European citizens demand Router Freedom
A pan-European survey, run by the Free Software Foundation Europe, has collected information from more than 1600 end-users and highlighted several obstacles to Router Freedom, such as lack of freedom of choice, provider lock-in and promotion of equipment running exclusively proprietary software.
More than a thousand consumers from across Europe have shared their experience of the commercial practices of Internet Service Providers (ISPs) in the most comprehensive end-user survey regarding freedom of terminal equipment to date, resulting in a call for Router Freedom. The responses from end-users all over Europe demonstrate how network operators still hamper consumer freedom of choice, exercise lock-in over internet equipment and promote proprietary devices, negatively affecting consumer welfare, security, privacy and data protection.
Router Freedom is the right that customers of any internet service provider have to be able to choose and use a private modem and router instead of equipment provided by the ISP. Freedom of choice for routers and modems has been regulated in the EU since 2015 (Net Neutrality Regulation) but national implementation has led to fragmentation of the digital markets, negatively impacting end-users’ rights. The survey demonstrated that Router Freedom is not only a technical issue, but also a policy demand. More than 90% of the survey participants agreed that freedom of terminal equipment is key for net neutrality and open internet, security and data protection, fair competition and digital sustainability.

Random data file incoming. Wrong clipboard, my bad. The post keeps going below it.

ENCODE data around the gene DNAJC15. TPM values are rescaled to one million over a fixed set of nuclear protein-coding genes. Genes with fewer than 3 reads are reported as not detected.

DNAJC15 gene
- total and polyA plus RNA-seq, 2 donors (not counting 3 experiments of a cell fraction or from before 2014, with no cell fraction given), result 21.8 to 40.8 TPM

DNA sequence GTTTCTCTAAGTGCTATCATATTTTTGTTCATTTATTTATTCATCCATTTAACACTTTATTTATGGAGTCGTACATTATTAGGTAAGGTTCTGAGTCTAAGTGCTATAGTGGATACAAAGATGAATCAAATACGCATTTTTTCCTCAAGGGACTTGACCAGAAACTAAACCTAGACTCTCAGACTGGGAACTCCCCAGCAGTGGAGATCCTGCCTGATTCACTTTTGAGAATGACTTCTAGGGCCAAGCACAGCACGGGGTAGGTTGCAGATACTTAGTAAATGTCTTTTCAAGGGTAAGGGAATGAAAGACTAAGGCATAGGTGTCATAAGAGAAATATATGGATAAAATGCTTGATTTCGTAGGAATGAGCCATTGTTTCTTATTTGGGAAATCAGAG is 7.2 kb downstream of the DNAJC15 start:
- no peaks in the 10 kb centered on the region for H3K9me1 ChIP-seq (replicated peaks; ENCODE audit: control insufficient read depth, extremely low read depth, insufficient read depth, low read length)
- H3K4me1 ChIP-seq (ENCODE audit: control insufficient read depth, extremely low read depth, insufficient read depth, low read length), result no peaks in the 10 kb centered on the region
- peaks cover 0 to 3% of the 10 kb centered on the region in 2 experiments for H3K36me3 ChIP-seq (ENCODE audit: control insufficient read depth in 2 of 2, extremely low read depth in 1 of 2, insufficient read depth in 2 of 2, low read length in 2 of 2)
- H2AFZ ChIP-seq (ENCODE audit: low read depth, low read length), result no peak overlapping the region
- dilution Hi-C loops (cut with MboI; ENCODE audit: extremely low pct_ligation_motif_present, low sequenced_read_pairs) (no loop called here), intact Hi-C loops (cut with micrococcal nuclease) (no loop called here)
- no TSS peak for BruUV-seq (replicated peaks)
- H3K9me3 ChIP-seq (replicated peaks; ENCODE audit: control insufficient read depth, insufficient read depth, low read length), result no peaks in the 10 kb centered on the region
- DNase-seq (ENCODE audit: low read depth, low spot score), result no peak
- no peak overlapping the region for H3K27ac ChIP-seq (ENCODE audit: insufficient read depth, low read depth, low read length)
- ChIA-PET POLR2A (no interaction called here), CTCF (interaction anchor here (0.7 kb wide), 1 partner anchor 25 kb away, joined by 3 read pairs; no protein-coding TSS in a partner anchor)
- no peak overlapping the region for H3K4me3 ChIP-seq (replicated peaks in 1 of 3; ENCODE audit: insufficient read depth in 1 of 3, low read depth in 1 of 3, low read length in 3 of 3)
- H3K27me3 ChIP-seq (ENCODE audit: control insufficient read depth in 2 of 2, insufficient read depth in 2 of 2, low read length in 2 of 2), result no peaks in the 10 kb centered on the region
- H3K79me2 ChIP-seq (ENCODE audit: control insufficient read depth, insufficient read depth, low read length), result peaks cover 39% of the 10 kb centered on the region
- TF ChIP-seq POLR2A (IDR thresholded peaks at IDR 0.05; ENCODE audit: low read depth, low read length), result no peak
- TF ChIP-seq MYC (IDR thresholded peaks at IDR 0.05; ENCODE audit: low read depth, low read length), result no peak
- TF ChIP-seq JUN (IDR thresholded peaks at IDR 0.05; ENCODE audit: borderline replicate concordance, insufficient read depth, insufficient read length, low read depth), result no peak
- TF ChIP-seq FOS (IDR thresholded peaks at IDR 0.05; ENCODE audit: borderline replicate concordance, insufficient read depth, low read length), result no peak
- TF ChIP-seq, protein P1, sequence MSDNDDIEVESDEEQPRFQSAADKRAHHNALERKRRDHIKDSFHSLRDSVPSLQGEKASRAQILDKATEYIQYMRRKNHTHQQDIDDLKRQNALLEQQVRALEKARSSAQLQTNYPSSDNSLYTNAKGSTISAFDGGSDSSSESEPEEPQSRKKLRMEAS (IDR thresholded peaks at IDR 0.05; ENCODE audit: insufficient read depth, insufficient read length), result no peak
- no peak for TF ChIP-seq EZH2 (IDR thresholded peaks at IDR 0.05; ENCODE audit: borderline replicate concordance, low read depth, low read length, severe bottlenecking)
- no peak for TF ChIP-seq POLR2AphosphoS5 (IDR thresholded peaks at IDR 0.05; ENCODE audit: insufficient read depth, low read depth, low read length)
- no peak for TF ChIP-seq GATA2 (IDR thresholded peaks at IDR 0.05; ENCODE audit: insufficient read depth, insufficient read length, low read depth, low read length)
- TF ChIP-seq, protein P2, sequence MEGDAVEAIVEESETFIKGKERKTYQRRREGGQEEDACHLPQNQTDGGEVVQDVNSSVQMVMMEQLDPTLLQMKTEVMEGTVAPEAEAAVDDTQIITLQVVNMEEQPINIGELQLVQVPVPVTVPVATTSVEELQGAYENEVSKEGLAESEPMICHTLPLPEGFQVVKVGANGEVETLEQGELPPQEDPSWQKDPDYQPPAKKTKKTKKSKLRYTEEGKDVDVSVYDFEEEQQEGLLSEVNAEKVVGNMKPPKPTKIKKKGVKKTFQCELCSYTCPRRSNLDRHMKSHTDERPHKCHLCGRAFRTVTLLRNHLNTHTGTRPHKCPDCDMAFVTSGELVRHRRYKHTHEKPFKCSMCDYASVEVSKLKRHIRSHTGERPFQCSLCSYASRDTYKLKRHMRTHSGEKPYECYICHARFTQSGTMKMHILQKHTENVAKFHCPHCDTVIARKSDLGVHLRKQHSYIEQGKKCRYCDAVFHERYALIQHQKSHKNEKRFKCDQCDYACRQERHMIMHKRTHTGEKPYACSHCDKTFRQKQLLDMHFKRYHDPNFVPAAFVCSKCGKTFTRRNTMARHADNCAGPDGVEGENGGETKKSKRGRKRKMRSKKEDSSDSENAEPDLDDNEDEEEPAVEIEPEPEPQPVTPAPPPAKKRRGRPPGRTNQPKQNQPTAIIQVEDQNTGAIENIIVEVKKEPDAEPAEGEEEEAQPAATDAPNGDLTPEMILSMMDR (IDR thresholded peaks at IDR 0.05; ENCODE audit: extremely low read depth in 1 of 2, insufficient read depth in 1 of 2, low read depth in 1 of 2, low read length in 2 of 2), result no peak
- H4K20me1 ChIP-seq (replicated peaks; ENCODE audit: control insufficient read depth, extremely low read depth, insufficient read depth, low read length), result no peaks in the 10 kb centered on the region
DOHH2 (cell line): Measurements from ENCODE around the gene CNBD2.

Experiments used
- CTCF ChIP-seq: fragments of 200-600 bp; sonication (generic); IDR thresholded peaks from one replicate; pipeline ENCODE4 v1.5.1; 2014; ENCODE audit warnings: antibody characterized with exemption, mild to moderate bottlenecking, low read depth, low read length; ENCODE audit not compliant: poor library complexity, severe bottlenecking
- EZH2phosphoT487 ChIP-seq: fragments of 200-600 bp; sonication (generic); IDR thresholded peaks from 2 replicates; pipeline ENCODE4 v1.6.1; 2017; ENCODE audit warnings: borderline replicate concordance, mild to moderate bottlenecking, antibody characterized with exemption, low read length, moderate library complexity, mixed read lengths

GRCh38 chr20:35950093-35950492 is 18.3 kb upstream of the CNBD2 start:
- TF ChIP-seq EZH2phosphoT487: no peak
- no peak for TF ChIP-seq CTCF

“The outcome of this survey serves as key insight for policy makers regulating Router Freedom and consumer organisations protecting and promoting the rights of end-users. Critically important are the reported practices that could be considered infringements against Router Freedom. Limitation to freedom of choice, ISP’s lock-in, provision of proprietary devices, security issues and unlawful practices are some of the threats reported against end-users”, states Lucas Lasota, FSFE’s senior project manager.